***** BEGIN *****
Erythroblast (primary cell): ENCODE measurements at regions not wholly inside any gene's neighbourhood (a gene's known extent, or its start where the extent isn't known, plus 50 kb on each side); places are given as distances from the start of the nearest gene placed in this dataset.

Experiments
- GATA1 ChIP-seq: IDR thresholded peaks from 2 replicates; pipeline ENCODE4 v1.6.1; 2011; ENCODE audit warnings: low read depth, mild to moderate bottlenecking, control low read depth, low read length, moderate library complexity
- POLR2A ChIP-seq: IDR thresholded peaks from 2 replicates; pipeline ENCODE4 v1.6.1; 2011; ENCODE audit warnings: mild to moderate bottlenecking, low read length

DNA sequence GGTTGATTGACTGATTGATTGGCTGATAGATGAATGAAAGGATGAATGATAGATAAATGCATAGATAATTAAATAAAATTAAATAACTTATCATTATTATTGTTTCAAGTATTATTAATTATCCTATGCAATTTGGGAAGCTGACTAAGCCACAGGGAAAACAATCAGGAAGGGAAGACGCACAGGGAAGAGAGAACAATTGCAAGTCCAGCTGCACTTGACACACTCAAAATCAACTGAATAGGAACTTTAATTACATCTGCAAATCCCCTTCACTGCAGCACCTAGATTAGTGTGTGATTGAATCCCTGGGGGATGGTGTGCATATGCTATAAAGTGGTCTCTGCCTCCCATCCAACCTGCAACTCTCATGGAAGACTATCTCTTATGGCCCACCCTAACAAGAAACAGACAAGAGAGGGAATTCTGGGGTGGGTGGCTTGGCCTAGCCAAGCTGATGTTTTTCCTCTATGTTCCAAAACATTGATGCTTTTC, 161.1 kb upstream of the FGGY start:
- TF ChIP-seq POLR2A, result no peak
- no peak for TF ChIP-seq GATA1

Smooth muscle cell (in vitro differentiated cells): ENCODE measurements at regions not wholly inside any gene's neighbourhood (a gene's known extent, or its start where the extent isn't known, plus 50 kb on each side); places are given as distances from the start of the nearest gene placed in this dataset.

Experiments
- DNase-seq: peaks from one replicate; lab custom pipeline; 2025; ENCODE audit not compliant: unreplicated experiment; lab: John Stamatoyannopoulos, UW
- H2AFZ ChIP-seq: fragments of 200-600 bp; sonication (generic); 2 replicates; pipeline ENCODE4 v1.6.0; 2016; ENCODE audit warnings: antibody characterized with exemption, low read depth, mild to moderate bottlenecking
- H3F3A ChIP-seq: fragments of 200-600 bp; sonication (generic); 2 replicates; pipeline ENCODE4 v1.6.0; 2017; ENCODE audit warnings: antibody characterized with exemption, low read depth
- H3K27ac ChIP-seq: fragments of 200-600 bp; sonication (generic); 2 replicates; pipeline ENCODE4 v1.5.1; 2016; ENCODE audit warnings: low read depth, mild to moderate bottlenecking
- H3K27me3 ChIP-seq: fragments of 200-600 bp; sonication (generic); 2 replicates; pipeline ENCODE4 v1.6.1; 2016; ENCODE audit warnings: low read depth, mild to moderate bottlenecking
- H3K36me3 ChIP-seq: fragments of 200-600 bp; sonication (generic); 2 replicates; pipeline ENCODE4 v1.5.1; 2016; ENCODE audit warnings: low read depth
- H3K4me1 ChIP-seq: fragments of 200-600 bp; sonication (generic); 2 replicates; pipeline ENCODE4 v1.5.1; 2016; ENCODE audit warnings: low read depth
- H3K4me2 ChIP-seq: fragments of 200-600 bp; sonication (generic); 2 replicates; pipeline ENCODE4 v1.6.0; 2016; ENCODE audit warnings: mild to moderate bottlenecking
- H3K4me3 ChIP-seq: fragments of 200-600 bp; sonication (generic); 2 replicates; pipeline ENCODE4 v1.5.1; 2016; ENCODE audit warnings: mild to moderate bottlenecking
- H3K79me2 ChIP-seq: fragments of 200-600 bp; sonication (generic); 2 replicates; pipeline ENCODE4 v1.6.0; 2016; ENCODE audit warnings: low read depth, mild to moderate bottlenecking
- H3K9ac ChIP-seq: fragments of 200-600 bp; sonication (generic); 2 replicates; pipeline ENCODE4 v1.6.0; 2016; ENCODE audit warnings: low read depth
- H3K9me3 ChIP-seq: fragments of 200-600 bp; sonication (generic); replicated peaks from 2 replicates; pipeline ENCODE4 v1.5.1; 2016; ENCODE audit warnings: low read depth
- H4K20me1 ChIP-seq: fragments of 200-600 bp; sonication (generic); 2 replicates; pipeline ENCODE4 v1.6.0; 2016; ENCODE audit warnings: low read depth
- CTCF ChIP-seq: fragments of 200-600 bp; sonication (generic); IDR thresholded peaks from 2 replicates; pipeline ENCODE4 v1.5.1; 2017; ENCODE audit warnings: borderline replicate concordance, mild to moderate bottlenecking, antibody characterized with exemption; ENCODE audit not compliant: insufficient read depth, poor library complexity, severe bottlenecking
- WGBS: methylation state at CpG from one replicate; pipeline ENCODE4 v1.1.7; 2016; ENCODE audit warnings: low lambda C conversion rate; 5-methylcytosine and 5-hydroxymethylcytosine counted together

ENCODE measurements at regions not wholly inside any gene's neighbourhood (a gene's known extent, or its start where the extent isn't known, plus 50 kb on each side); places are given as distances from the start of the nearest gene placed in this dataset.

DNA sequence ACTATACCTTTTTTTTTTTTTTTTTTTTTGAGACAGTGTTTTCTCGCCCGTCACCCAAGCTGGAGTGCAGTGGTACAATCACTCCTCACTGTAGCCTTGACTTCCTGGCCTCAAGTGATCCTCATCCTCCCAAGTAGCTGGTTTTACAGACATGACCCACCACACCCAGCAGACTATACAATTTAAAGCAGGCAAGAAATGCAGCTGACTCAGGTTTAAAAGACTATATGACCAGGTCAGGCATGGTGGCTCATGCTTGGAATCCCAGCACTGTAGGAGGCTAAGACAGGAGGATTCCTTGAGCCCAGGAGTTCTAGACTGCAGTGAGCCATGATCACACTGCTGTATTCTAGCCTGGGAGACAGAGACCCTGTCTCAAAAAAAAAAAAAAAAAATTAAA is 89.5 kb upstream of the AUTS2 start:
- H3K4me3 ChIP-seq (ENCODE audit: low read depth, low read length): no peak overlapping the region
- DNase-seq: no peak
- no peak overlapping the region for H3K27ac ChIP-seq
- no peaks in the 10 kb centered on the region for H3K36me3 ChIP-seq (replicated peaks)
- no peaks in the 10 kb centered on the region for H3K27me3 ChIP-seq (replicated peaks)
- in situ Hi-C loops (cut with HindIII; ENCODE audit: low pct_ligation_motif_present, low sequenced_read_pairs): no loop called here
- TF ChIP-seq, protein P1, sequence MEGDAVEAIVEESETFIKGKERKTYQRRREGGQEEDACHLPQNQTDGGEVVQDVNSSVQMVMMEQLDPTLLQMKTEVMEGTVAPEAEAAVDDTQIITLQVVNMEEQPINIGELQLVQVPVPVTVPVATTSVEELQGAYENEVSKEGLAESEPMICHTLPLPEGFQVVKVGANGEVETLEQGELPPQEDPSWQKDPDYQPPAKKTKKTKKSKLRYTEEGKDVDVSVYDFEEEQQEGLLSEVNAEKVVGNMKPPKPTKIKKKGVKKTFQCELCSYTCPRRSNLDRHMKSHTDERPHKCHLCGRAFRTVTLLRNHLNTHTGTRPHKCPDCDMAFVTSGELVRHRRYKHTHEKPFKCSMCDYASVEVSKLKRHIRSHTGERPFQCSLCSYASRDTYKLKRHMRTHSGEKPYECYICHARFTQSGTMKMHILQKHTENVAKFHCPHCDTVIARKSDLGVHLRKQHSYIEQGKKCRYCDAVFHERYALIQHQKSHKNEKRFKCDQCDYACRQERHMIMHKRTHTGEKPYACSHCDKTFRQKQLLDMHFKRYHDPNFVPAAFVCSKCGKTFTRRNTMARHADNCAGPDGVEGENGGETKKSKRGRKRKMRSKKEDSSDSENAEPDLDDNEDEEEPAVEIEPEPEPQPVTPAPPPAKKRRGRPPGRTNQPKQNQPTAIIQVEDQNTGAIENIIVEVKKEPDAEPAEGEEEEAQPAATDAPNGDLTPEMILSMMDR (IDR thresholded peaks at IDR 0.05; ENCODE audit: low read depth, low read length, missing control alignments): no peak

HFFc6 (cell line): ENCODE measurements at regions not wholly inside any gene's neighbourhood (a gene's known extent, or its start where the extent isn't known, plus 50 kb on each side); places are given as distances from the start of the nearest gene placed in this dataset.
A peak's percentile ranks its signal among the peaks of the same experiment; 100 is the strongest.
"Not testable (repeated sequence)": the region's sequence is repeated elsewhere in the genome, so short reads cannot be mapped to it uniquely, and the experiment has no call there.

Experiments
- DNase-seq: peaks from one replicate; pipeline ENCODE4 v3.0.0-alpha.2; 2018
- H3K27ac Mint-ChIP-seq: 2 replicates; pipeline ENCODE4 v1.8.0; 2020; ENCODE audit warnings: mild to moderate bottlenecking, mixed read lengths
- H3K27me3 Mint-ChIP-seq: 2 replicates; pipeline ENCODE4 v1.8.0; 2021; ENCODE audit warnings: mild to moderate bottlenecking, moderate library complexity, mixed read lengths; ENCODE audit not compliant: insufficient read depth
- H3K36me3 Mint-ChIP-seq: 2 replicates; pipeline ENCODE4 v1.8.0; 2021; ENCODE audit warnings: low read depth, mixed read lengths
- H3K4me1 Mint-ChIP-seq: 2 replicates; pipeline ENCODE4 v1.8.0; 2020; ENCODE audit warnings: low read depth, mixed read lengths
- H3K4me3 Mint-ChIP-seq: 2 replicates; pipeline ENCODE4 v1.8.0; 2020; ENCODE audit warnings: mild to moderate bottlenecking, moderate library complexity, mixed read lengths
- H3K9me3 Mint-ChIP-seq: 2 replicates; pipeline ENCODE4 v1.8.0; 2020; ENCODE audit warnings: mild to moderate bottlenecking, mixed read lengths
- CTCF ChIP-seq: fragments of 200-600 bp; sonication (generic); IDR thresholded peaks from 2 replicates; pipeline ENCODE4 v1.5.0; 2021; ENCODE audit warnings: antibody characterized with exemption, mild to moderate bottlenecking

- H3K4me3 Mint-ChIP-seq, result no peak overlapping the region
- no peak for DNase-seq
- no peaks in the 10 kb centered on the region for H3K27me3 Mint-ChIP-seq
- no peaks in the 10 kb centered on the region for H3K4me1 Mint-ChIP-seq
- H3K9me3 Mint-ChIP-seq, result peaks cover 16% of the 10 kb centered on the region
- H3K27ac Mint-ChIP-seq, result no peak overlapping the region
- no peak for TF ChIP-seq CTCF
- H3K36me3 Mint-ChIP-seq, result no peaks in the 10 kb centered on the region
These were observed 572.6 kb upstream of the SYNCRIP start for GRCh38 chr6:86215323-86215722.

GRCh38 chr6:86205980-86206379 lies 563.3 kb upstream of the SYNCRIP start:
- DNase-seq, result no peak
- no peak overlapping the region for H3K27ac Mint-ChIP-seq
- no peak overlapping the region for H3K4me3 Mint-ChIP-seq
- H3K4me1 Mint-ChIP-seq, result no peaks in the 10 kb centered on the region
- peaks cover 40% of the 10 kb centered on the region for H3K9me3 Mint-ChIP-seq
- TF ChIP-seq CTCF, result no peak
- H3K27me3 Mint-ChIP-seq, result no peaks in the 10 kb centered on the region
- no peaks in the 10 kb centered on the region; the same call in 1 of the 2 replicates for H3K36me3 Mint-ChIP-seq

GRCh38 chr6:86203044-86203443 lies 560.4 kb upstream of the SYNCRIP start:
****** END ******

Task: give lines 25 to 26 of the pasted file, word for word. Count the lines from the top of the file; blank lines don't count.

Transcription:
ENCODE measurements at regions not wholly inside any gene's neighbourhood (a gene's known extent, or its start where the extent isn't known, plus 50 kb on each side); places are given as distances from the start of the nearest gene placed in this dataset.

DNA sequence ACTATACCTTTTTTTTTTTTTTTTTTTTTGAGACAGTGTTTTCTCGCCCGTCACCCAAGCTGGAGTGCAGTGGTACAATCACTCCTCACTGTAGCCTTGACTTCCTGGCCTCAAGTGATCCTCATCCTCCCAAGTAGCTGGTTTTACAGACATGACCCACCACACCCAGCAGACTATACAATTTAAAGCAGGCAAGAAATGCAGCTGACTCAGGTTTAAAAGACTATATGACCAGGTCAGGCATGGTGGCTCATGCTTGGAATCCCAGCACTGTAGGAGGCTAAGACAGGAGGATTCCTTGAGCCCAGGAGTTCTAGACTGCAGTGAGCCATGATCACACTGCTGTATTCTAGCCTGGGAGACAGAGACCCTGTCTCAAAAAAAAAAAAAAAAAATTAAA is 89.5 kb upstream of the AUTS2 start: